Virts: I think it depends on the person. I think for me, I came away from my space travel a lot less black-and-white. I can kind of see a lot of shades of different issues and my perspective. I remember one day looking at the planet and it just hit me that, man, Earth has been around for a long time and it’s gonna be there for a long time. The sky is falling every day on Twitter, you know, like there’s some evil disaster about to explode the whole universe every day if you follow social media. And the reality is it’s not. Things are probably not as bad as we think, and they’re also probably not as good as you think when things are going well.
So, I guess I came away with that long-term, big picture. I had this, I guess, experience. It was probably my fifth day in space. I was looking out and I realized that you can’t see people during the daytime. You really see them at nighttime and city lights, but during the day, you really don’t notice that there’s people there right away. What hit me was at nighttime when you’re seeing these city lights, it’s not just population, it’s wealth. And so I realized that you could see politics from space. Like you could see western Europe, lots of lights, lots of people, a wealthy place. Central Africa — a billion people, but no lights. You could see Johannesburg, and Cape Town’s a little dot down there. Johannesburg’s big, but in between it, there’s a billion people with no lights. And so it just hit me that the way we live on this planet depends on our governments. I mean, there are some governments that are not perfect, but they’re reasonably democratic. They reasonably want to promote human rights and life is good if you live there. There’s other governments like Russia and China and a lot of corrupt governments in Africa where life is a disaster if you live there.
“What hit me was at nighttime when you’re seeing these city lights, it’s not just population, it’s wealth. And so I realized that you could see politics from space.”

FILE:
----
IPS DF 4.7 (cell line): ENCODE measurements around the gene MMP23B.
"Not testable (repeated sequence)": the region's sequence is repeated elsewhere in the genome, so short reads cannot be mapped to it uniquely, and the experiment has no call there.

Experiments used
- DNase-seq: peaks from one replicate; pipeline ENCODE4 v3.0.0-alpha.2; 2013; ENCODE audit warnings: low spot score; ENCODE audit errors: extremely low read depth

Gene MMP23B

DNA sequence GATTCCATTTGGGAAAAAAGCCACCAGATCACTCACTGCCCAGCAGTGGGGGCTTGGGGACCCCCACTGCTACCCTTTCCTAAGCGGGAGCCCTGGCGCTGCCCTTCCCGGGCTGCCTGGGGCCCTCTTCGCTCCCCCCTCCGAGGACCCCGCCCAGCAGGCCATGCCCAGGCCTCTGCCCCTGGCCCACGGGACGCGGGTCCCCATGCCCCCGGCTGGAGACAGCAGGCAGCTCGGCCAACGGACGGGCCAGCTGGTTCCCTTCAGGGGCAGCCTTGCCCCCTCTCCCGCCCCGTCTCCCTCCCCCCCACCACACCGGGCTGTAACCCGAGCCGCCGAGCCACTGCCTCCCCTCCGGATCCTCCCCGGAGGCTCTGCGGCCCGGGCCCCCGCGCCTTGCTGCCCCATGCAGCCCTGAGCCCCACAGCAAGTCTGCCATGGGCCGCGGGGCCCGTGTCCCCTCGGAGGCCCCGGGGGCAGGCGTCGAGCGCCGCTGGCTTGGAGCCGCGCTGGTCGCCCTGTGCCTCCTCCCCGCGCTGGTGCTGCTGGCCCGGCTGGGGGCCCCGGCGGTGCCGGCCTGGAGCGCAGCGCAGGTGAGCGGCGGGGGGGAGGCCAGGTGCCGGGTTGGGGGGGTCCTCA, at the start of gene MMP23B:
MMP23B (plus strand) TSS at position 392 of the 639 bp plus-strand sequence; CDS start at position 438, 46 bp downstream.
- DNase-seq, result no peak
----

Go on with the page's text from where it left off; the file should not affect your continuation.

Virts: That’s the biggest one. When you’re talking about this effect, it is stark. South Korea is this giant, bustling, booming, modern country, and North Korea is just a black hole with a little white dot where Pyongyang is at nighttime. It’s really stark.
McNiel: Let’s use the Space Station as kind of a lens in order to understand energy. I mean, when you’re up there, you have life support, you have food, you have heat, you have light, and you even have radio communications. But it’s gotta feel very, very, tenuous. I mean, are you concerned about things going wrong when you’re floating in space?
Virts: So I think one of the advantages is I’m a test pilot, a fighter pilot by background. And in that profession you have to be able to not be worried about emergencies all the time. But we went through a phase, it was about a month where the alarm was going off constantly for different things. False fire alarms, just equipment breaking. SpaceX, they don’t radiation-harden their computers, so the SpaceX computer was giving us alarms all the time when radiation would hit it. We had an ammonia leak. I wrote a book called
“A View from Above,” it’s a NatGeo photo book. The middle chapter of that book is about this ammonia emergency that we had. We thought the Space Station was gonna die. The Russians, they had some old fire alarms and they had false alarms all the time.
Experiencing international politics in space
McNiel: Well, how is this even continuing? You know, this joint effort with the Russians at the ISS? It seems almost impossible given the current political circumstances.
Virts: On the one hand, we’re married and you have to stay married for the kids. We’re attached, right? The Russian segment is attached. We can’t operate the station in the long-term without the Russian thrusters. We had a propulsion module that had thrusters, but we canceled it about 20 years ago. We said, “Oh, we got the Russians. We don’t need that.” And they can’t operate their station without ours. And so if we’re gonna continue to operate the station, at least for the next year or so, we could build our own propulsion module and just be independent. It’s not rocket science, it just takes a little bit of will.